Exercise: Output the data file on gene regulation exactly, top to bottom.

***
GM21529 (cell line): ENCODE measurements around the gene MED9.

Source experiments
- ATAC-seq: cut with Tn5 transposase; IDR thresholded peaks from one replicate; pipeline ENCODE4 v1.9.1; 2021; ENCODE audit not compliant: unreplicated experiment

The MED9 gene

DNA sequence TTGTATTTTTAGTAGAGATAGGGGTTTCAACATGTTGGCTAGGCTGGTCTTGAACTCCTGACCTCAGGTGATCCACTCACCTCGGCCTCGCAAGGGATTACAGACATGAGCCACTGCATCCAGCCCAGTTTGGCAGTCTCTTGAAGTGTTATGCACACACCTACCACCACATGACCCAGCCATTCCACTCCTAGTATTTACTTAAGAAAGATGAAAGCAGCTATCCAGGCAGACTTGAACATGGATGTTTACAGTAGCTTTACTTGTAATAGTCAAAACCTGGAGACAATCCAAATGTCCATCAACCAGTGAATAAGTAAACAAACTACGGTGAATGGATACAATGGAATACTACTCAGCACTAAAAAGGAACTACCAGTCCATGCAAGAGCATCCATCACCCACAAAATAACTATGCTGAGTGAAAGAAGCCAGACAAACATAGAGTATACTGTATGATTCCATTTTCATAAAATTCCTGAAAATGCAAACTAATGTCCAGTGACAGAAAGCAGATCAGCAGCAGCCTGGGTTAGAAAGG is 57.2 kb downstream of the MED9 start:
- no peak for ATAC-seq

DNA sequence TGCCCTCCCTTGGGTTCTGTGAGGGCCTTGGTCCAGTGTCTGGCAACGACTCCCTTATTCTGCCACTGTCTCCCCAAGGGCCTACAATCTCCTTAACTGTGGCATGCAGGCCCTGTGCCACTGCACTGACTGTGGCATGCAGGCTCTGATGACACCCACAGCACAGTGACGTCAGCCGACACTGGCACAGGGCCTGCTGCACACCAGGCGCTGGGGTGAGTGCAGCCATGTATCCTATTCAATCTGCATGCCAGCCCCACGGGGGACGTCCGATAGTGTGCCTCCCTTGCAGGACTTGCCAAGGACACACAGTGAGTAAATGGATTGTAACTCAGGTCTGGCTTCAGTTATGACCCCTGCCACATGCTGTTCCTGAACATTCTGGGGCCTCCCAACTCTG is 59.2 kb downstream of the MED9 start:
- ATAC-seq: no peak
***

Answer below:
GM21529 (cell line): ENCODE measurements around the gene MED9.

Source experiments
- ATAC-seq: cut with Tn5 transposase; IDR thresholded peaks from one replicate; pipeline ENCODE4 v1.9.1; 2021; ENCODE audit not compliant: unreplicated experiment

The MED9 gene

DNA sequence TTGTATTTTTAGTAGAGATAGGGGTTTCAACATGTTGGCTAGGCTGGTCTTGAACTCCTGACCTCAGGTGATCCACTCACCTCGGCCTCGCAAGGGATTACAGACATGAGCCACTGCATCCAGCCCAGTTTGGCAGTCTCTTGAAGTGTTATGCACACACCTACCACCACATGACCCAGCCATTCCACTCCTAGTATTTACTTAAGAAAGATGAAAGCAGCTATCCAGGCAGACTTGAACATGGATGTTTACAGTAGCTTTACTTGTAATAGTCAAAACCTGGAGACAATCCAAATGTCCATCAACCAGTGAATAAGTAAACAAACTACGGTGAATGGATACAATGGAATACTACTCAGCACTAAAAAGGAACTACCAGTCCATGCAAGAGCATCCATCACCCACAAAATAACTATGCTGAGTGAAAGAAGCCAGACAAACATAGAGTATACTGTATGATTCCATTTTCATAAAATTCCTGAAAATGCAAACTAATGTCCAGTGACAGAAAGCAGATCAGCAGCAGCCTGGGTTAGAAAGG is 57.2 kb downstream of the MED9 start:
- no peak for ATAC-seq

DNA sequence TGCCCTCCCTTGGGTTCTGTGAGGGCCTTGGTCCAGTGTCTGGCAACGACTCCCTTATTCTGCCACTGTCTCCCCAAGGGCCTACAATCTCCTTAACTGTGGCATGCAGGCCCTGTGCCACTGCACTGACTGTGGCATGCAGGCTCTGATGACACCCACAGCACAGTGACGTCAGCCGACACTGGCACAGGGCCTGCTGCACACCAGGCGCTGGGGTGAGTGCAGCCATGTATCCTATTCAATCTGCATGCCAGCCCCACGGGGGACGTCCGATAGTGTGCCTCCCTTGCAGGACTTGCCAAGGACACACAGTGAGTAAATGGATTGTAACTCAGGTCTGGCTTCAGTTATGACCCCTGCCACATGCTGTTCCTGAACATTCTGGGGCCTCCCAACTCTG is 59.2 kb downstream of the MED9 start:
- ATAC-seq: no peak